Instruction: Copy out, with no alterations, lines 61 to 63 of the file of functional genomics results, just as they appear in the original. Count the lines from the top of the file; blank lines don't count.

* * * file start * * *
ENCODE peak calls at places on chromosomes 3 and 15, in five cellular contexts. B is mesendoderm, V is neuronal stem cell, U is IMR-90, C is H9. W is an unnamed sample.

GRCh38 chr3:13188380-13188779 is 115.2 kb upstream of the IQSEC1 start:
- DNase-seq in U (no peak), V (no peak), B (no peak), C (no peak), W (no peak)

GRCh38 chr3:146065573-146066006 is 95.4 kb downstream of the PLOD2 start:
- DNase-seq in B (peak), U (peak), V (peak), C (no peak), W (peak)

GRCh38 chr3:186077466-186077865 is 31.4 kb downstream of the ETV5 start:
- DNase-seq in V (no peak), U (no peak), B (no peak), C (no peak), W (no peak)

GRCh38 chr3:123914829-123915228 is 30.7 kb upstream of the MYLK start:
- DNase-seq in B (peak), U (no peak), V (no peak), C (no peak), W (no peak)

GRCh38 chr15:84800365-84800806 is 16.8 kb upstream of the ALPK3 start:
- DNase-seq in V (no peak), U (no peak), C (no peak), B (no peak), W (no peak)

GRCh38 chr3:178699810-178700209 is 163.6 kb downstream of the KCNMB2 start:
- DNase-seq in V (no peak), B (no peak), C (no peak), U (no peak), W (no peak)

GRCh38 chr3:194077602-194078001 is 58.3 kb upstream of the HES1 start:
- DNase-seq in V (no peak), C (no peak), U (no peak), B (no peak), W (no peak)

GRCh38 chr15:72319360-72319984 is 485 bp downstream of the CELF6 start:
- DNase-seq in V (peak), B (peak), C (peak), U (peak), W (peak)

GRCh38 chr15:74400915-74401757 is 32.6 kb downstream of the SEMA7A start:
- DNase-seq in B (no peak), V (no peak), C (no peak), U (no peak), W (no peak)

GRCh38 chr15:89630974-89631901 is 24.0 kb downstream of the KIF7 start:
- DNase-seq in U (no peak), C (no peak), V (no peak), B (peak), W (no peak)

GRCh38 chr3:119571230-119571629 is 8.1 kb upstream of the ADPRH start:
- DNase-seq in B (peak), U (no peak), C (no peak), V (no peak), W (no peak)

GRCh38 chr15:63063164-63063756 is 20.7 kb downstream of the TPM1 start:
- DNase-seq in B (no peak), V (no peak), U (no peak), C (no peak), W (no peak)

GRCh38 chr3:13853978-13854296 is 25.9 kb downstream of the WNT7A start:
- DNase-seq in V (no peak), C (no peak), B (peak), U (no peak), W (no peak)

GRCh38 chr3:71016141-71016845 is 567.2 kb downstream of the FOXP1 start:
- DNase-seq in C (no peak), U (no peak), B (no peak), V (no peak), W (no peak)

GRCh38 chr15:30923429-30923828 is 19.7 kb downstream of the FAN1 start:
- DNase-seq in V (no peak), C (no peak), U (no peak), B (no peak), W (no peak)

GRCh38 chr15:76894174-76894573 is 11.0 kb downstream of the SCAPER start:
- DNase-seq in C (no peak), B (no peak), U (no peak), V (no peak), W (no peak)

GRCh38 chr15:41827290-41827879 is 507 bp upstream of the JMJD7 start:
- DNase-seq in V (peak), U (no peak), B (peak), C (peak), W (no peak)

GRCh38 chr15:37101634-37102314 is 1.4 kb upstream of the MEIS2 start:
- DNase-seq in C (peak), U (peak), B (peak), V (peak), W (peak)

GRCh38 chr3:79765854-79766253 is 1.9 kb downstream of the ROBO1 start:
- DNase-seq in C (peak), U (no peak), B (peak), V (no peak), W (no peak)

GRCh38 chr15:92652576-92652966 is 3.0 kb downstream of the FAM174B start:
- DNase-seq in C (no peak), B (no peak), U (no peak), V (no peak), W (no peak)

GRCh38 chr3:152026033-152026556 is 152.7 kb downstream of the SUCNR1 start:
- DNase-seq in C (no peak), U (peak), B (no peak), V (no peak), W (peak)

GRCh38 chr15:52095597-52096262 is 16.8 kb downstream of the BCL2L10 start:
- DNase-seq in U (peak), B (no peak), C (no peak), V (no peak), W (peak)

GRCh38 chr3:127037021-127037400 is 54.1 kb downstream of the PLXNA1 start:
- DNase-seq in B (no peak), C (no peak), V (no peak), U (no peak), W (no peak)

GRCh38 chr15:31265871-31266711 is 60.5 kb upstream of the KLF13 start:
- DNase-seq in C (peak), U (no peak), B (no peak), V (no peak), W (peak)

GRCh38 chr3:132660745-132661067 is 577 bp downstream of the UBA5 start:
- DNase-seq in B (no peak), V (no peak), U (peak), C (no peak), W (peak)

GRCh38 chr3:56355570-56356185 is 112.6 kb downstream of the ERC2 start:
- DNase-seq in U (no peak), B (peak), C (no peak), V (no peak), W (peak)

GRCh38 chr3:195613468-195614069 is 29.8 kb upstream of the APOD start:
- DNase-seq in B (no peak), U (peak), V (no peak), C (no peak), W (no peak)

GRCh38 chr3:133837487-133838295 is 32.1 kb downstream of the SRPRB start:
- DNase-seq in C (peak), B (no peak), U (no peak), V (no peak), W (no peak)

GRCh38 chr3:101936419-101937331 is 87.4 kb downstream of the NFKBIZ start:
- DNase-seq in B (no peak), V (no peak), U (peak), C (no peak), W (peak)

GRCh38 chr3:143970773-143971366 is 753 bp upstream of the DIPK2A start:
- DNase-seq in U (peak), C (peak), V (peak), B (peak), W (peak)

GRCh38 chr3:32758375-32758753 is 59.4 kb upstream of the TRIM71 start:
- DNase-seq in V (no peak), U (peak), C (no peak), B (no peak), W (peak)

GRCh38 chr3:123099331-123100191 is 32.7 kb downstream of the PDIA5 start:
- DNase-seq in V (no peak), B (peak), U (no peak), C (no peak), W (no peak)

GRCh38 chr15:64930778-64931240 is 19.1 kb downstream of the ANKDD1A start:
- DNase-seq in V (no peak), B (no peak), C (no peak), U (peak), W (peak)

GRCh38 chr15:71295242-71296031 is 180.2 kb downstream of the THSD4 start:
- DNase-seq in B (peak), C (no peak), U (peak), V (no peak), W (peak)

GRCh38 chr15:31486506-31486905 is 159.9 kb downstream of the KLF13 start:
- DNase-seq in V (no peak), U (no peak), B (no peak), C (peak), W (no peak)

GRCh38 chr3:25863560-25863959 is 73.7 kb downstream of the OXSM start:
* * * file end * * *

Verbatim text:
- DNase-seq in U (peak), C (peak), V (peak), B (peak), W (peak)

GRCh38 chr3:32758375-32758753 is 59.4 kb upstream of the TRIM71 start:
- DNase-seq in V (no peak), U (peak), C (no peak), B (no peak), W (peak)